"Theoretical Question" Ripping DVDs and Blurays


Okay, I have never done this before but I ma building up a media libiray on Kodi. I have heard Linus talk alot about ripping blurays and never actually watching them physically. I was wondeirng how easy is it to do this?

If I had some DVDs and Blurays I wanted ripping to MP4 or similar formats what software would I need? Can I output it to the full resolution? Is it time consuming? and what software is best (free vs paid)

Thoughts and opinions welcomed :slight_smile:

Use handbrake, its free and open source.
Is it time consuming? oh yes, but also depends on the power of your machine.
I suggest MKV container with either h265 or VP9 codec for better quality and lower file size.

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Thanks :slight_smile:

I appreciate the tips too!

If the DVD or Bluray had some sourt of copy proection cough would this still be able to rip?

For Bluerays, probably it would be significantly better. DVDs do just fine on h.264 though.

The other consideration is support for the codecs. H.264 has WAY better overall support, especially on older and lower end devices, and many more devices have hardware decoders for it. VP9/H.265 are better, but are a worse experience if the device does not have hardware decoding or a powerful enough CPU to do the decode.

This is all moot if you are going to put it in plex (or jellyfin or emby) and transcode it on the fly to the best codec for the device before streaming it.

This is the best GUI option for DVDs, although if you have a Linux box available, automatic ripping machine is available


my 2011 laptop can easily process h265 in 1080p so I’m not too worried about performance.
Now I don’t know much about the inner workings of the codecs but h265 seams to result in way less color banding in low bit rates compared to h264.


Backed up my entire DVD & Bluray collection with this. It creates MKV’s without any transcoding so the files will be quite large. Then use Handbrake to convert them to the desired size.


Cake’s link above is an automated tool which uses makemkv.


For desktops and laptops is not really a decoding speed problem, it is more on smart phones and whatnot. It is also a matter of murdering battery life.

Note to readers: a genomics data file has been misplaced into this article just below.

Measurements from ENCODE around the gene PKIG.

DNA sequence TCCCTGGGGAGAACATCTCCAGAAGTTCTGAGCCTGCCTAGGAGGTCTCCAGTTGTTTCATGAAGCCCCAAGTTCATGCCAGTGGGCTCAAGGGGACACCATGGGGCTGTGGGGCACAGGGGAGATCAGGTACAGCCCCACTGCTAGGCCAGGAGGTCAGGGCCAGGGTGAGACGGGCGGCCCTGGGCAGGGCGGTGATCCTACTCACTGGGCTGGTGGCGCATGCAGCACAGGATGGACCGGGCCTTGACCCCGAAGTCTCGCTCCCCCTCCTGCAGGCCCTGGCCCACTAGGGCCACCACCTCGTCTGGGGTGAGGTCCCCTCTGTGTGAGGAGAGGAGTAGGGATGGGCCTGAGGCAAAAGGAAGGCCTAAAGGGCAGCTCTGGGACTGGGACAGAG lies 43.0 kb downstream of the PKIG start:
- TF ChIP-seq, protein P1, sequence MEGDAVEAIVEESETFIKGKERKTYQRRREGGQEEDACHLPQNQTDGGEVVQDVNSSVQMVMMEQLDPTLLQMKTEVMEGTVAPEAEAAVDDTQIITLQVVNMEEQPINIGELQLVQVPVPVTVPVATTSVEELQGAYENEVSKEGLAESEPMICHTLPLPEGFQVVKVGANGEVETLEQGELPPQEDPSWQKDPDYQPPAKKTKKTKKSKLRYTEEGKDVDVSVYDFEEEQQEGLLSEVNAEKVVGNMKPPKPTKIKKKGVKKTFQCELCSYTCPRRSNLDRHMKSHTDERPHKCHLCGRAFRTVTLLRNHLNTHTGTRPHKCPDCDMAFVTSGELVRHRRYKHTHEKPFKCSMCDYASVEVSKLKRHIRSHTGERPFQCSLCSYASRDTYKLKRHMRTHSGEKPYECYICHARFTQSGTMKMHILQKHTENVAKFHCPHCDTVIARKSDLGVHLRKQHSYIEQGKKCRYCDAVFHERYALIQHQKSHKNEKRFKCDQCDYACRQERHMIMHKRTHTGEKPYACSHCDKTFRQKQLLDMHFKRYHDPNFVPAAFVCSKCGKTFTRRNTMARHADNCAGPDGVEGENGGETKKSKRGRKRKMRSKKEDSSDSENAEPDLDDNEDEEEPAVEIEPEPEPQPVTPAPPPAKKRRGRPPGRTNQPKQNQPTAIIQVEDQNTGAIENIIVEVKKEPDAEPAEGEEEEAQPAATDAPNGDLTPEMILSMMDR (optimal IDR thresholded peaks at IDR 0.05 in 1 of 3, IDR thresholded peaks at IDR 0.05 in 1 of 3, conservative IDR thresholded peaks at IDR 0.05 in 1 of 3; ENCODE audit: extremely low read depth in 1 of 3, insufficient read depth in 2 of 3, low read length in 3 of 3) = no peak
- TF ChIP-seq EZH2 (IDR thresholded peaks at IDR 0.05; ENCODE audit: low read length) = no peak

Oh… I didn’t know that. I’ll have to check it out. Always on the hunt for better tools.

Oh yeah I read the github page and it looks dope.

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I too use MakeMKV to rip all my DVDs and Blu-Rays (it’s legal here). I never bothered to transcode the files, I only run them through MKVtoolnix to set file titles and select which audio tracks and subtitle tracks should be the default.
Perhaps I’ll look into transcoding when I start running out of disk space. I just like to have my media in the highest possible quality.

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Makemkv to ‘rip’
handbrake to transcode
mediainfo to get the details of a/v files, you’ll need this for dvd especially; I hate de-interlacing and all the fun artifacts that come with it.
MKVtoolnix to re-mux and label individual tracks you want to keep.

For transcoding and de-interlacing dvds you’ll want to do a lot of reading and lots of trial and error to find the best settings per dvd. The general settings are detelecine default, deinterlace default, and decomb bob. set video to cbr same as source and encode at slow, no matter if you use h264, or h265. You can mess around and change frame rates to film (23.976) depending on the variable rates and what you want to achieve. Even DVDs that are progressive tend to be in variable frame rates, this is total fun. The real fun with DVDs is if/when you want extra features and the aspect ratio keeps changing within the same file; handbrakes automagic masking sometimes goes a little nuts you’ll need to keep an eye out for excessive cropping. BluRays tend to be a lot simpler.

I find it is easier to transcode with no audio or subs and then re-insert them with mkvtoolnix after the fact. YMMV depending on the size of the original audio stream, DVD streams are generally not too large where BluRay ones can be ridiculously large in comparison - especially with object oriented sound codecs DTS etc, and what you’re trying to achieve for a target size etc.

I haven’t spent the majority of my quarantine archiving physical media or anything :shushing_face:

MakeMKV is what I use to get the digital copies of dvds. Handbreak is great for getting it to the correct format.

It’s not quite automated because you still need the beta key (and refresh it monthly) if you want to use it for free. Otherwise you need to purchase a license key.

Also, getting a drive to be fully region free has moved to proprietary software solutions on Windows like AnyDVD or DVDfab for drives that are impossible to make region free via firmware.

That’s right, true region free for all drives is PROPRIETARY still, and Windows only.

Yea, I like how it is actually completely legal, in my region, and even fully paid of to the copyright owners, for me, to do the copy of CD/DVD/BD and use it instead of original (for own use) - yet completely treated by every corp representative, and absolutely every tech they make, as a worst case of piracy. Basically absolutely every physical medium like BD has 20% tax that goes to the copyright organization that distributes that tax.

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German law is like that too.
You can make a backup for private use.